TWRA continues to spread the message about carp to reduce the likelihood that someone will accidentally move them as bait. TWRA annually cautions against bait bucket introductions in the annual fishing regulations, “The Angler’s Guide to Tennessee Fish” publication, through lake-side signs, fishing shows, and other presentations annually.
Unchecked, invasive carp will eventually use the navigation locks on Tennessee and Cumberland rivers to spread their range upstream. Each time a lock opens and closes fish have an opportunity to move up and down the river.
TWRA and partners identified a need to conduct research on carp movement, especially as it related to lock passage. As a result, TWRA received funding to evaluate the movement of carp in the Tennessee River, including the Mississippi and Alabama sections. This research effort led by Tennessee Tech University started in late 2016, has evolved over time and is ongoing. Over 1,000 carp are tagged with sonic transmitters, and they are being tracked throughout the river system by passive receivers. This research will tell us how and when the carp are using areas of the reservoirs, and it will also be used to evaluate newly-developed technology that could create barriers at locks.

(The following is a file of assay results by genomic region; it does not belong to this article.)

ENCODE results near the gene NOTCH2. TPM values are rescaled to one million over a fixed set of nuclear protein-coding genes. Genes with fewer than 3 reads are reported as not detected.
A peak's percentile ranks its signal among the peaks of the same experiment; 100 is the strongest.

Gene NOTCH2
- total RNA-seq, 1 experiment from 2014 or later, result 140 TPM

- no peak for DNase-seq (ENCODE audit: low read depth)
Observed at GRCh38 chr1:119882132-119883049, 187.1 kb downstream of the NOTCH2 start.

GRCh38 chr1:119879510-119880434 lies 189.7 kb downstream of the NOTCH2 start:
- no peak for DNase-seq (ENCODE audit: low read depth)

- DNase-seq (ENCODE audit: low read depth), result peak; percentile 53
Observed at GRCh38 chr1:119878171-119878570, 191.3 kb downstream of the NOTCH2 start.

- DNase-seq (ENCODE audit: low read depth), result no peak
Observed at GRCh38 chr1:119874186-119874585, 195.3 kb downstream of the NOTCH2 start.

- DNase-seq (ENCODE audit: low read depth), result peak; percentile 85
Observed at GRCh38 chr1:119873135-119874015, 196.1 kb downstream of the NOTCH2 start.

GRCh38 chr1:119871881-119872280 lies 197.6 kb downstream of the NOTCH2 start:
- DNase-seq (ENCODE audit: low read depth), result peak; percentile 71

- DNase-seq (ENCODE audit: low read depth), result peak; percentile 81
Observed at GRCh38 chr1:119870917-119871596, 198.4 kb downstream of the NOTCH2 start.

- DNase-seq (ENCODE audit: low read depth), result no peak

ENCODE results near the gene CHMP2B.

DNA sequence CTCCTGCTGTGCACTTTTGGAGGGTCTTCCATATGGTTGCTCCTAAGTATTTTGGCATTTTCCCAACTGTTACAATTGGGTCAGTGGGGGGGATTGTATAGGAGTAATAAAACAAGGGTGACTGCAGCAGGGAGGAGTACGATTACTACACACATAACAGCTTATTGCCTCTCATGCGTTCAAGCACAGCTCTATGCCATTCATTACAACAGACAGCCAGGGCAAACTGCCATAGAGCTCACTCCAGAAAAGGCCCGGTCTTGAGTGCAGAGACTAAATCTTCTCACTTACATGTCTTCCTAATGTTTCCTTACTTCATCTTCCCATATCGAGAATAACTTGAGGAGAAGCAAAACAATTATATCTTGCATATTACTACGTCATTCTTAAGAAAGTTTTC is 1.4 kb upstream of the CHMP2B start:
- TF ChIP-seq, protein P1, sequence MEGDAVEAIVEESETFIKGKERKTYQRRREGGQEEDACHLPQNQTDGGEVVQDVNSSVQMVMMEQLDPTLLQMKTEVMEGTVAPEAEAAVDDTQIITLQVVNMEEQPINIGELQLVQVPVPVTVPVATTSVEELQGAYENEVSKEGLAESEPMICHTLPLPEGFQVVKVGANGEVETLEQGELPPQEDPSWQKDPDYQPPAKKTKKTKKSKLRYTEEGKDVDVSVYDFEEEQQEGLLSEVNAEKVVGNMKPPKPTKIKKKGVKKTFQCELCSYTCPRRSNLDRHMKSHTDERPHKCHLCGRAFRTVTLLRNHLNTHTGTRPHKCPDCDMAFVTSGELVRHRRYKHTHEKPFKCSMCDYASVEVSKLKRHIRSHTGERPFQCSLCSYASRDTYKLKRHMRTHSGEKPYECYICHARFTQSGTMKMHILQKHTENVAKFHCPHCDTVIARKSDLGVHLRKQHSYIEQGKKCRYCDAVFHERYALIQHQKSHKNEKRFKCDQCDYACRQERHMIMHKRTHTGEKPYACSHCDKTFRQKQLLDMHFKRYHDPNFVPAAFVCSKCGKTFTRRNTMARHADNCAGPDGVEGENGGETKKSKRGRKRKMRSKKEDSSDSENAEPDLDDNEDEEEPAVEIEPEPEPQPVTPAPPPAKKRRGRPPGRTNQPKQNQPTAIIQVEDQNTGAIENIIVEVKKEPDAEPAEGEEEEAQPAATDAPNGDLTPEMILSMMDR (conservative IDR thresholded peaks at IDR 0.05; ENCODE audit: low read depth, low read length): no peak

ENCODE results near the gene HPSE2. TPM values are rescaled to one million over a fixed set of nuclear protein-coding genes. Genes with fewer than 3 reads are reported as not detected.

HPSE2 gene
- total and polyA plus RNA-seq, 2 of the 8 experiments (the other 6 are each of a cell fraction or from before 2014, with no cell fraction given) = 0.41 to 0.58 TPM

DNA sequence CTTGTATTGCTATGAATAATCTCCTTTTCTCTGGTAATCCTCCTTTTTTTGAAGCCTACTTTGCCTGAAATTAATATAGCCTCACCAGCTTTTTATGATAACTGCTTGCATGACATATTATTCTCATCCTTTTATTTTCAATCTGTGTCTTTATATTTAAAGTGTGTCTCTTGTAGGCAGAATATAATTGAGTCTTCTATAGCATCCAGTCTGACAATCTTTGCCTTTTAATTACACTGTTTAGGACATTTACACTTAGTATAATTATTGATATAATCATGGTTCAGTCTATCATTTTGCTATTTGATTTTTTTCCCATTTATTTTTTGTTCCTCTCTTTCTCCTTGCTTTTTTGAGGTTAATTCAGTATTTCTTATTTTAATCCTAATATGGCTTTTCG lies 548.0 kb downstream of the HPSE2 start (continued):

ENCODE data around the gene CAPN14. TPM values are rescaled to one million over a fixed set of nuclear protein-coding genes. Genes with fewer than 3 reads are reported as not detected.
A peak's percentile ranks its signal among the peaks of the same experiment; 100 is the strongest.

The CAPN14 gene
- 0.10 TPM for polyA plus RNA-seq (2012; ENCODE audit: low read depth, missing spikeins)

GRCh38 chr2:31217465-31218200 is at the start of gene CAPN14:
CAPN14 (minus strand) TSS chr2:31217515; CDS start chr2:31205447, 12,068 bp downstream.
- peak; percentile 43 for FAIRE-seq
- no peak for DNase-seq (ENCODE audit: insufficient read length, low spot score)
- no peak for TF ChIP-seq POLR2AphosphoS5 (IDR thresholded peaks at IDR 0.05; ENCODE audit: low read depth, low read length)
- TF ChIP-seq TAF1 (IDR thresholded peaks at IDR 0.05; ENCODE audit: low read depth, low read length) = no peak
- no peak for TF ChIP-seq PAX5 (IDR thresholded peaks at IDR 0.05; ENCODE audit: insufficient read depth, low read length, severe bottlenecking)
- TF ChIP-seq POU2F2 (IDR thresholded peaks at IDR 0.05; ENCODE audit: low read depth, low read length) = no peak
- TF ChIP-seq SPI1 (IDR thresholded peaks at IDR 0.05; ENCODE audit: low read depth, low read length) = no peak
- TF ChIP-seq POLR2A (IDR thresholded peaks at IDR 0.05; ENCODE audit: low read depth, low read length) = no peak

Removal of Invasive Carp
In areas where invasive carp are already established, there is still a need to reduce their numbers. This will reduce their threat to boaters and aquatic resources.
Carp removal is also strategic to controlling the spread of carp because upstream movement is less likely if the population in the current reservoir is not too high. These mechanisms are not fully understood but to be on the safe side TWRA is encouraging carp harvest.
While more high-tech solutions may eventually be developed, commercial fishing is presently the most practical method to reduce the abundance of invasive carp in Tennessee waters. The industry was slow to respond to the market possibilities, but the abundance of invasive carp has now attracted private industry into purchasing and processing invasive carp for consumer use.
Commercial fishing has the ability to remove millions of pounds of carp annually. At the recommendation of the Tennessee General Assembly’s Asian Carp Task Force, TWRA funded a $75,000 grant in 2017 to the Paris Henry County Industrial Committee to develop local commercial fishing businesses for carp.